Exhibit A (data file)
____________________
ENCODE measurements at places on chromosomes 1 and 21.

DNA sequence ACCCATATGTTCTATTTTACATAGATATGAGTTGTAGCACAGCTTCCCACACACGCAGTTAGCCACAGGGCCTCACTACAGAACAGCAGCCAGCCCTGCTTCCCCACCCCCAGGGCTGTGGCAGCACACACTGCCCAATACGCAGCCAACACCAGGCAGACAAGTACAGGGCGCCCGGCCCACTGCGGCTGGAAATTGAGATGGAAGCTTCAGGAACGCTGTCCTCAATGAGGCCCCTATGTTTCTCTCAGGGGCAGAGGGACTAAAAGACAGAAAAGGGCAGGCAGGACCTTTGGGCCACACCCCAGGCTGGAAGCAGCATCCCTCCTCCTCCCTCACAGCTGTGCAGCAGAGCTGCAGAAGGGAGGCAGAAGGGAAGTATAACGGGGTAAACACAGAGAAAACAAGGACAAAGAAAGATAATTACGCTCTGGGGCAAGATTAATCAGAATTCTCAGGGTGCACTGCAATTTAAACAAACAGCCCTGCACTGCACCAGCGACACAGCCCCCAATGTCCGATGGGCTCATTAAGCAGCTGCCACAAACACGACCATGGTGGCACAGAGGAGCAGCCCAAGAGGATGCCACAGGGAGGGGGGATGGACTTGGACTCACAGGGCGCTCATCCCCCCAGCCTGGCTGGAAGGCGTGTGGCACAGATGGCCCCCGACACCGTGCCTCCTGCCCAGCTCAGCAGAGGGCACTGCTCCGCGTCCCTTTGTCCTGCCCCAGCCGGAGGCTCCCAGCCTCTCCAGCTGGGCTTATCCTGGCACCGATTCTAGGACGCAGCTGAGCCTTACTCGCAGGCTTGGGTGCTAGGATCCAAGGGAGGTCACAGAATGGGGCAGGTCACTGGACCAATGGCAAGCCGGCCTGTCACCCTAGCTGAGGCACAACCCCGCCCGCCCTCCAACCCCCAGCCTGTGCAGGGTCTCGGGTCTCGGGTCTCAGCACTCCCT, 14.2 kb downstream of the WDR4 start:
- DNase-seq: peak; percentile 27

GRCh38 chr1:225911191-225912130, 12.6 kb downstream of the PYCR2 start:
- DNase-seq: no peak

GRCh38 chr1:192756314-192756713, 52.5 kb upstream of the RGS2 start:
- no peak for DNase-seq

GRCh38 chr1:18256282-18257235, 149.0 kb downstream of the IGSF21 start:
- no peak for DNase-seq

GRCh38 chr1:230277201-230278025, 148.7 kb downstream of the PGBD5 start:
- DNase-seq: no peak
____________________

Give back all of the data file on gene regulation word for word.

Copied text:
ENCODE measurements at places on chromosomes 1 and 21.

DNA sequence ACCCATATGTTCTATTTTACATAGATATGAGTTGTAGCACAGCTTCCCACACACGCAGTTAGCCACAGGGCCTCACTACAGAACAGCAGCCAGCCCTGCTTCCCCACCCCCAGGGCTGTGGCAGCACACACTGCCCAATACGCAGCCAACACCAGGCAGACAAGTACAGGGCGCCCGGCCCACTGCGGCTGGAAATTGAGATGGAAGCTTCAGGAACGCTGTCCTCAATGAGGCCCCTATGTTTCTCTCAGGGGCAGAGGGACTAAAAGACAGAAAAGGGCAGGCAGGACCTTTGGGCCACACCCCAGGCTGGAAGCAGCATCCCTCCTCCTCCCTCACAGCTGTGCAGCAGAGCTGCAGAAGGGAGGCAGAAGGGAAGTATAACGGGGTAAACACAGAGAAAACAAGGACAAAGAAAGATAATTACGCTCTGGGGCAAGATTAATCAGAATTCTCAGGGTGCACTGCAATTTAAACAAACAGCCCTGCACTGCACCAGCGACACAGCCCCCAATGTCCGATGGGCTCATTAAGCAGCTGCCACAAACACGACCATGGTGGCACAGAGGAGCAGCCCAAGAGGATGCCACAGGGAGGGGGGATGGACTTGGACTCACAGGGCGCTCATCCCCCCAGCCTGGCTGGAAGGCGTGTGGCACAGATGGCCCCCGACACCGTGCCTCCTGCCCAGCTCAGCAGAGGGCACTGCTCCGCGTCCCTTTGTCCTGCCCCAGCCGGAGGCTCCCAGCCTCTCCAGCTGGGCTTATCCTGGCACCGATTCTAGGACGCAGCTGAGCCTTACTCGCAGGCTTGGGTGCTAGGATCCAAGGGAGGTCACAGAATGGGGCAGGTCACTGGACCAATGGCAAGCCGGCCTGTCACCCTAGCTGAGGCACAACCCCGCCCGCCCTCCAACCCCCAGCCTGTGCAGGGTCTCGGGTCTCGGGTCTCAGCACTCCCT, 14.2 kb downstream of the WDR4 start:
- DNase-seq: peak; percentile 27

GRCh38 chr1:225911191-225912130, 12.6 kb downstream of the PYCR2 start:
- DNase-seq: no peak

GRCh38 chr1:192756314-192756713, 52.5 kb upstream of the RGS2 start:
- no peak for DNase-seq

GRCh38 chr1:18256282-18257235, 149.0 kb downstream of the IGSF21 start:
- no peak for DNase-seq

GRCh38 chr1:230277201-230278025, 148.7 kb downstream of the PGBD5 start:
- DNase-seq: no peak